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Anaplasma ovis in sheep: Experimental infection, vertical transmission and colostral immunity

Jiménez, C., Benito, A., Arnal, J.L., Ortín, A., Gómez, M., López, A., Villanueva-Saz, S., Lacasta, D.
Small ruminant research 2019 v.178 pp. 7-14
Anaplasma ovis, anaplasmosis, anemia, antibodies, bacteria, blood, blood sampling, cachexia, colostral immunity, colostrum, disease transmission, enzyme-linked immunosorbent assay, erythrocyte count, ewes, fever, flocks, humoral immunity, immune response, lactation, lambing, lambs, microbial load, mucosa, pregnancy, quantitative polymerase chain reaction, signs and symptoms (animals and humans), staining, weight loss, Spain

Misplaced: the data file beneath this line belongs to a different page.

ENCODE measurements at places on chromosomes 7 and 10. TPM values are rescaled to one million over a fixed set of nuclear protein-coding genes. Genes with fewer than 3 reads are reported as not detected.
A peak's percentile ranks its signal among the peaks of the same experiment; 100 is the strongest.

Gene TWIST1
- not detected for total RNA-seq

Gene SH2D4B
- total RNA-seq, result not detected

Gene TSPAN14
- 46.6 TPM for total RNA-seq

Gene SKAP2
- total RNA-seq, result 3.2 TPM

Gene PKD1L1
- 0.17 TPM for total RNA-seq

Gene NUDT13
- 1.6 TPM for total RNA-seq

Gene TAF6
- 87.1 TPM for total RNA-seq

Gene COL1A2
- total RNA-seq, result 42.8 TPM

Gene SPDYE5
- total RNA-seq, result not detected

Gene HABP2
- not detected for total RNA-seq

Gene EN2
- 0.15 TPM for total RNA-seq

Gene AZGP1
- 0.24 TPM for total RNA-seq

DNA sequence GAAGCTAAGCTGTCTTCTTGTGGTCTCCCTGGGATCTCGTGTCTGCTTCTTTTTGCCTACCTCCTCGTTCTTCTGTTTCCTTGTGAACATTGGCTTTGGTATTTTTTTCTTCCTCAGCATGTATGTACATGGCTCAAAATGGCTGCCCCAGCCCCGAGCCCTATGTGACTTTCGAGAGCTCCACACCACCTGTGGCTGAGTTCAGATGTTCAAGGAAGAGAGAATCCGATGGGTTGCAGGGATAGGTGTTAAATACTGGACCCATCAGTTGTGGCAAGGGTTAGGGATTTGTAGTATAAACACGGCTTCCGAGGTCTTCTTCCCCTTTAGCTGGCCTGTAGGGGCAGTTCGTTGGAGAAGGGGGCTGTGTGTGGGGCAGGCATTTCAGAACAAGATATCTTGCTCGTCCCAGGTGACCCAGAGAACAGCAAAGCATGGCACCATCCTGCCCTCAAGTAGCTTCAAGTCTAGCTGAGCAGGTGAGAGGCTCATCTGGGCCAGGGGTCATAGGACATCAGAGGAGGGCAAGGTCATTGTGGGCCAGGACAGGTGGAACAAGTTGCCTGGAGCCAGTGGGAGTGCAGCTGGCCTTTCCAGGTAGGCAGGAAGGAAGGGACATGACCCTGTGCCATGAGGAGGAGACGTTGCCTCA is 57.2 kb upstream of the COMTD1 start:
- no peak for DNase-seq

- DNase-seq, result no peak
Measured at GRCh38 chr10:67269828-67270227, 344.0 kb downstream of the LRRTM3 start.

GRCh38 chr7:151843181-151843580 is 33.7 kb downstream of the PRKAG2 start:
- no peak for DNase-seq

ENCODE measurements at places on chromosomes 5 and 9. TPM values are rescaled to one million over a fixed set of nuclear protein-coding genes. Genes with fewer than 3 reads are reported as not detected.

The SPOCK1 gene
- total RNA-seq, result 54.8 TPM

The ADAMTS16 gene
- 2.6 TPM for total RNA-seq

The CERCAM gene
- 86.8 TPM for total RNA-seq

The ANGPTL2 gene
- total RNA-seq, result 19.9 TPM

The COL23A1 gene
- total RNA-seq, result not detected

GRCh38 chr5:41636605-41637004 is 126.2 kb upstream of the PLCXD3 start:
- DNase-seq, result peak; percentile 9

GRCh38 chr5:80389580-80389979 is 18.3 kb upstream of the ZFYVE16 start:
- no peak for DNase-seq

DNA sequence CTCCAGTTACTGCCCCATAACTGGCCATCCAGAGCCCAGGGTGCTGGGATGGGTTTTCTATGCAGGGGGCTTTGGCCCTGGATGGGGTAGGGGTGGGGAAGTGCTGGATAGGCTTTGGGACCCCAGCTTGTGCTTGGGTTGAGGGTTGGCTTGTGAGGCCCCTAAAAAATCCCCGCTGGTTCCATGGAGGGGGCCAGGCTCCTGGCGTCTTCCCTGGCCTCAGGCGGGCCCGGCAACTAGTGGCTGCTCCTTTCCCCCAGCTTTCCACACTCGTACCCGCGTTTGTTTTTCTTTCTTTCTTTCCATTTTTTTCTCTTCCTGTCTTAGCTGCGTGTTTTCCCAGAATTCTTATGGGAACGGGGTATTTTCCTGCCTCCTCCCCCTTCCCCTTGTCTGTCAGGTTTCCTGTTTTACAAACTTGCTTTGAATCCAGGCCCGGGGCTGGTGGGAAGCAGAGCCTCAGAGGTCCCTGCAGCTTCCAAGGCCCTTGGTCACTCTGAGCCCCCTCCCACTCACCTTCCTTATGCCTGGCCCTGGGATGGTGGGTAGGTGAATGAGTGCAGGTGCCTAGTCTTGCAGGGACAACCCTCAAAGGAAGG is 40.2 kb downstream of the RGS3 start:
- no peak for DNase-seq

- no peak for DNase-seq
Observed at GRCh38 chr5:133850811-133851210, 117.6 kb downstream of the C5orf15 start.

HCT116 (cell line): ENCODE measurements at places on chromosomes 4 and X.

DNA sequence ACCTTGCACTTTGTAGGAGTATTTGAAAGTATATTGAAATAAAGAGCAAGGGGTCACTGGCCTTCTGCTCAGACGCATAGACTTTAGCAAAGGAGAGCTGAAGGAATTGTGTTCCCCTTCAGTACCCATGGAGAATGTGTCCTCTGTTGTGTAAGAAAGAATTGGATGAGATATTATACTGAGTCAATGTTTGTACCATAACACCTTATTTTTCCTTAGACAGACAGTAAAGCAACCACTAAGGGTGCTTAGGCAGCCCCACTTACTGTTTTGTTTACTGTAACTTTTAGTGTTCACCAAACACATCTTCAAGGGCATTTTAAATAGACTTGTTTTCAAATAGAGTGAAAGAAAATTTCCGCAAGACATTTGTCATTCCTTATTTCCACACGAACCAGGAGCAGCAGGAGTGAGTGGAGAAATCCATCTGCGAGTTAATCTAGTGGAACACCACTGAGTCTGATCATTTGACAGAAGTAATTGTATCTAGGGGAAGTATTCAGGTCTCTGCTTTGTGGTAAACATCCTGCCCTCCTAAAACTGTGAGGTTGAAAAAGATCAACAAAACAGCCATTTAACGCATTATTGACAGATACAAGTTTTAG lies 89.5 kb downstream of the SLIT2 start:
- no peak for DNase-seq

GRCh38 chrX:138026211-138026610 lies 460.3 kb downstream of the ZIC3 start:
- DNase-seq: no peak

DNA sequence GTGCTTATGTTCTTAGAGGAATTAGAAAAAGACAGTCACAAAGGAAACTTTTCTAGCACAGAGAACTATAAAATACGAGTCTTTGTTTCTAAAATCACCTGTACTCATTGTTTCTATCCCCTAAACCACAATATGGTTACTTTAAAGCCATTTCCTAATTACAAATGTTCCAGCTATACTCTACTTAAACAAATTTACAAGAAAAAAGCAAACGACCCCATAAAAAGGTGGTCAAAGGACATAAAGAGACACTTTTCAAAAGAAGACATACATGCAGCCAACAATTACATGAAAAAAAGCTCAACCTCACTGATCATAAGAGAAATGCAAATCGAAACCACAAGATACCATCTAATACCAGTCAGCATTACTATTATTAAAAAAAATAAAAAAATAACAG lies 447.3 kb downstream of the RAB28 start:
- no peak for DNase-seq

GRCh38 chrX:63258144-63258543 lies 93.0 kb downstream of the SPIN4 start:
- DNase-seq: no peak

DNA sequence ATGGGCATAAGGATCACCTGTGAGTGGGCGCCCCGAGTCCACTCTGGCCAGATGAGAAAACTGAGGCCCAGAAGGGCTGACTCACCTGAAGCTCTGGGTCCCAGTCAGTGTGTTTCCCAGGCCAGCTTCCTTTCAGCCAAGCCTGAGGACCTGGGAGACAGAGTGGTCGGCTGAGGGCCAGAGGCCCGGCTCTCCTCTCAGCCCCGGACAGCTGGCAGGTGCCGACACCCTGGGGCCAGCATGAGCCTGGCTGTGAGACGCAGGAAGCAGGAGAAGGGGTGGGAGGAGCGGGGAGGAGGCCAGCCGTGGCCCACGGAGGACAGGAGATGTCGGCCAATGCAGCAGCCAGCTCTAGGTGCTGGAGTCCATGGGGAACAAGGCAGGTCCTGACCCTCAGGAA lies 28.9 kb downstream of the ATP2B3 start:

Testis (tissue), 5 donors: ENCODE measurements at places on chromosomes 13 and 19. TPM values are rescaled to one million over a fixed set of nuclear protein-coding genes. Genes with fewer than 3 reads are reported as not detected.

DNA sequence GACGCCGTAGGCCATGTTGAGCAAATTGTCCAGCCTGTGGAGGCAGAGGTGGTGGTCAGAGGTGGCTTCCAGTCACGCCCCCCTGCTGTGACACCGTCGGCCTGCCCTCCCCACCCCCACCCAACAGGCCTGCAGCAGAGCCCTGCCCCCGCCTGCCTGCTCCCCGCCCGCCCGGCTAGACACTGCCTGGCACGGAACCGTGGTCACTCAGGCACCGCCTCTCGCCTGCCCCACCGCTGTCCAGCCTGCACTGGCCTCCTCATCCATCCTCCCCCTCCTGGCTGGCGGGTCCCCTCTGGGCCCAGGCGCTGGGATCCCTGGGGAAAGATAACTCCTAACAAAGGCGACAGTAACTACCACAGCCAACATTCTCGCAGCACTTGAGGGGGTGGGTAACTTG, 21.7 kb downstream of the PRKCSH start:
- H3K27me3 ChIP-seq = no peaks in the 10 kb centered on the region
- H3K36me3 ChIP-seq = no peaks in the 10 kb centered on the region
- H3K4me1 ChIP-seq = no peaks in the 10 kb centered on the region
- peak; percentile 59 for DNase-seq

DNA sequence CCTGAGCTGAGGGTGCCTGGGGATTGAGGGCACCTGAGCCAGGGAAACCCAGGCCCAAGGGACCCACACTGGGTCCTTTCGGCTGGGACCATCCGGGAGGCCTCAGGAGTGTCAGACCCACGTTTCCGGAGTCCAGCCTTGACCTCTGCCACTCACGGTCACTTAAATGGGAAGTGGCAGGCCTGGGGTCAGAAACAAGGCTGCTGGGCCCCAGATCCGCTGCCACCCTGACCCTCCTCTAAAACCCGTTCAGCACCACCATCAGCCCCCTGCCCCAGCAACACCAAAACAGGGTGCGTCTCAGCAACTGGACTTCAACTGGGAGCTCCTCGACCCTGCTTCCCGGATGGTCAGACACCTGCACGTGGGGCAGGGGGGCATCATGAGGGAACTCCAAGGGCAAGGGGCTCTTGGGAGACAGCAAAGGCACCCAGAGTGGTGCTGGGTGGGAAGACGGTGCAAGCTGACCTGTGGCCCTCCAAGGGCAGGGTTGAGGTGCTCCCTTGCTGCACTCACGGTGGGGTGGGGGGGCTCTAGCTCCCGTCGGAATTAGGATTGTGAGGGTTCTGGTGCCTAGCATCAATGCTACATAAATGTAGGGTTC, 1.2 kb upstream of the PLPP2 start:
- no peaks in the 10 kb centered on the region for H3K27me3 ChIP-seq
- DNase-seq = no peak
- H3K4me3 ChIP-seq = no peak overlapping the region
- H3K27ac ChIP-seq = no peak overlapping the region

Ovine anaplasmosis is caused by the obligate intraerythrocytic bacteria Anaplasma ovis and the disease is characterized by anaemia, weight loss and weakness. A severe outbreak of ovine anaplasmosis was diagnosed for the first time in Spain in 2014 and, subsequently, a research was developed in order to increase de knowledge of this not-well-known disease.An experimental infection with Anaplasma ovis was carried out in three lambs and the evolution of the disease was assessed during a period of three years and two production cycles (gestation, birth and lactation). Clinical and haematological parameters were analyzed through all the period and detection of Anaplasma ovis by qPCR and Giemsa staining of blood smears was performed periodically as well as cELISA test for the detection of antibodies against Anaplasma spp. Finally, Anaplasma ovis vertical transmission and transfer of immunity through the colostrum were studied and evaluation of the immune response against infection of lambs born from infected dams was likewise analyzed by means of a new experimental infection.The results showed that A. ovis induces a severe normocytic and normochromic anaemia, however, evident clinical signs were not observed until the first lambing. Molecular identification of Anaplasma ovis by qPCR revealed that the three animals started to test positive between day 4 and 8 post-infection and afterwards, the bacterial load increased progressively until reaching a peak on day 36 post-infection. The presence of antibodies against A. ovis was detected from day 10 after inoculation in the three animals.Ruminal atony, paleness of mucous membranes, weakness and fever were observed after the first delivery, followed by a chronic condition with a relevant loss of body weight that led to a state of cachexia. The three animals showed severe anaemia after delivery, coinciding with a peak in the bacterial load and relevant decrease in the humoral response. In the second production cycle, the animals presented very slight clinical signs, with minor variations in the erythrocyte count, however, the high percentage of inhibition of the humoral response was not modified at the time of delivery, indicating in this case, a good immune response of the animals against A. ovis.All the blood samples taken to the lambs born from infected dams tested negative to A. ovis by qPCR in all the analyzed period, discarding the vertical transmission of the disease. Further, the analysis performed by cELISA test to the colostrum taken from the infected sheep evidenced the presence of antibodies against A. ovis, thus, all the lambs born from these ewes and naturally nursed showed antibodies against A. ovis after colostrum intake.Finally, in the experimental infection carried out in lambs born from infected ewes no clinical findings were observed and only a slight anaemia with a fast erythrocytic regenerative response was detected. In contrast with the first experimental infection, these animals tested antibody positive by cELISA the first day after infection.The studies shown in this article shed some light on how A. ovis infection occurs and how immunity is generated at the flock level. However, new studies are needed with a greater number of animals to be able to corroborate all these promising results.